Section 254(3) of the Criminal Code... requires that an officer have reasonable grounds to believe that the suspect has committed an offence under s.253 of the Code (impaired driving or over 80) before making a breathalyzer demand, the court stated.

The requirement in s. 254(3) that reasonable and probable grounds exist is not only a statutory but a constitutional requirement as a precondition to a lawful search and seizure under s. 8 of the Canadian Charter of Rights and Freedoms.

On the issue of reasonable grounds, the resultant breath demand and testing, the court stated:

Where evidence is obtained as a result of a warrantless search or seizure, the onus is on the Crown to show that the search or seizure was reasonable. A search will be reasonable if it is authorized by law, the law itself is reasonable and the manner in which the search was carried out is reasonable. No issue is taken with the manner in which the search was carried out or the reasonableness of the breath demand provisions in the Code. Rather, the only question is whether the arresting officer complied with the statutory pre-conditions for a valid breath demand...

S.254(3) of the Criminal Code requires that the officer have reasonable grounds to believe that within the preceding three hours, the accused has committed, or is committing, an offence under s.253 of the Criminal Code. The onus is on the Crown to prove that the officer had reasonable and probable grounds to make the demand because the Crown seeks to rely on breath samples obtained as a result of a warrantless search. It would also be impractical to place the burden on the accused because evidence of the presence or absence of reasonable and probable grounds is within the “peculiar knowledge” of the Crown.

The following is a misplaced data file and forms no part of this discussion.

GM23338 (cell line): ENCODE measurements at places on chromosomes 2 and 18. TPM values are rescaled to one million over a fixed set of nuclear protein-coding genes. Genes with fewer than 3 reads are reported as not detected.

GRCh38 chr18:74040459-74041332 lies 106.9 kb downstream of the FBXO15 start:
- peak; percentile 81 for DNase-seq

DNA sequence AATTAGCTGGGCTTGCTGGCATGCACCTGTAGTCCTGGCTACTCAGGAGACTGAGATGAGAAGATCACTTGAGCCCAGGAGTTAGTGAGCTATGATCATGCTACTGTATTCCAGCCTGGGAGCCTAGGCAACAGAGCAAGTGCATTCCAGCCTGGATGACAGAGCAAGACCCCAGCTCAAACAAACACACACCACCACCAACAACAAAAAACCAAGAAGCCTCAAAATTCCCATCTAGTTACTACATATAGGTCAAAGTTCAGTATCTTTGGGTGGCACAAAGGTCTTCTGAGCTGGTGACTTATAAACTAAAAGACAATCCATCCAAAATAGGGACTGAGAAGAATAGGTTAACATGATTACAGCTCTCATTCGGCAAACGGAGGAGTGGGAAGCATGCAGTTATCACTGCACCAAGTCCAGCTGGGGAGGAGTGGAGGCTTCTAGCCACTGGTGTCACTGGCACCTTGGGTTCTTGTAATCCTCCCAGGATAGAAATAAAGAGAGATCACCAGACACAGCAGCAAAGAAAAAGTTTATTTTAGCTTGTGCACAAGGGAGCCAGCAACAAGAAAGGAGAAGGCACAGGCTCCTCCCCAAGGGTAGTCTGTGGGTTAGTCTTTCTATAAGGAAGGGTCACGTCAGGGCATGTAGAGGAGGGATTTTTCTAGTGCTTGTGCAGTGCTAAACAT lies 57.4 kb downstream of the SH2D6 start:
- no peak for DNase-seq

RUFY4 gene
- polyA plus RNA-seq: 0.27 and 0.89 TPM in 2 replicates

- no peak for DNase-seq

There is both a subjective and an objective component to establishing reasonable and probable grounds; that is, the officer must have an honest belief that the suspect committed an offence under s.253 of the Criminal Code and there must be reasonable grounds for this belief (references omitted, paras. 15-17).

In this case there was no dispute about whether the officer had the necessary subjective belief; the issue was whether the subjective belief was objectively reasonable in the circumstances. In finding the trial judge erred and the indicia of impairment did amount at law to reasonable and probable grounds to make the breath demand, the court held:

With respect, it is our view that the trial judge erred in finding that the officer’s subjective belief of impairment wasn’t objectively supported on the facts. The officer’s belief was based not only on the accused’s erratic driving pattern but also on the various indicia of impairment which he observed after he arrested Mr. Shepherd.

The trial judge placed substantial weight on Mr. Shepherd’s explanation that he thought the police vehicle was an ambulance. Leaving aside the fact that this confusion itself can be a sign of impairment, it is important to note that the officer need not have anything more than reasonable and probable grounds to believe that the driver committed the offence of impaired driving or driving “over 80” before making the demand.

He need not demonstrate a prima facie case for conviction before pursuing his investigation. In our view, there was ample evidence to support the officer’s subjective belief that Mr. Shepherd had committed an offence under s.253 of the Criminal Code. We therefore conclude that the officer had reasonable and probable grounds to make the breath demand (para. 23).

Since there was ample evidence to objectively support the officer’s subjective belief that Shepherd’s ability to drive was impaired by alcohol, the officer’s breathalyzer demand was lawful and Shepherd’s Charter rights were not violated. Therefore, there was no reason to resort to s. 24(2).